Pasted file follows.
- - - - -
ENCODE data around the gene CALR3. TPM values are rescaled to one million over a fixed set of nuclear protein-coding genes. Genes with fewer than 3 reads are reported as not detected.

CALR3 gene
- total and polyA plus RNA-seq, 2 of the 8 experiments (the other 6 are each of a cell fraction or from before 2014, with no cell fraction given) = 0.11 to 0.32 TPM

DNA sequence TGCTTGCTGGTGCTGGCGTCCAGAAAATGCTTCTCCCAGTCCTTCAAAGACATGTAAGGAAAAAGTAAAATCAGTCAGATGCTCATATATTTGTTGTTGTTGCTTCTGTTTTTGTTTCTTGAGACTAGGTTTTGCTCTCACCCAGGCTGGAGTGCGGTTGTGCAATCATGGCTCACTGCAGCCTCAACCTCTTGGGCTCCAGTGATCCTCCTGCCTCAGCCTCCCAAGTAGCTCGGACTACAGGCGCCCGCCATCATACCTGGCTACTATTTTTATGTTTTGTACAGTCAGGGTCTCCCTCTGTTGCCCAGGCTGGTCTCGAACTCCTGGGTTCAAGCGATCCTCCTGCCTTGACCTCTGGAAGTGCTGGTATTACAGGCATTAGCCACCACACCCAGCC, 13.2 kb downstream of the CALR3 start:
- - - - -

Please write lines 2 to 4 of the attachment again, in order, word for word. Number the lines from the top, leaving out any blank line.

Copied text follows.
CALR3 gene
- total and polyA plus RNA-seq, 2 of the 8 experiments (the other 6 are each of a cell fraction or from before 2014, with no cell fraction given) = 0.11 to 0.32 TPM

DNA sequence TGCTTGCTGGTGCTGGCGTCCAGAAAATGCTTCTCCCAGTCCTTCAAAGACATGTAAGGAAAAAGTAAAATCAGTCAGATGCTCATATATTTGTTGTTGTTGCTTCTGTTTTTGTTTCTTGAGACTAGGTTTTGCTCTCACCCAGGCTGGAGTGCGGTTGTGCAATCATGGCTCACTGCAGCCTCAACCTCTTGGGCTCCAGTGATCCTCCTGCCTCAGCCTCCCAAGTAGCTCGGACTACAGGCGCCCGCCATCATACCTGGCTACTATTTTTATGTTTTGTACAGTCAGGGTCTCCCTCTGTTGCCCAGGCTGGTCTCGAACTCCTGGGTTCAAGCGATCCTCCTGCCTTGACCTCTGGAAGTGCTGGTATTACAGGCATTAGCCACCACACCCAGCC, 13.2 kb downstream of the CALR3 start: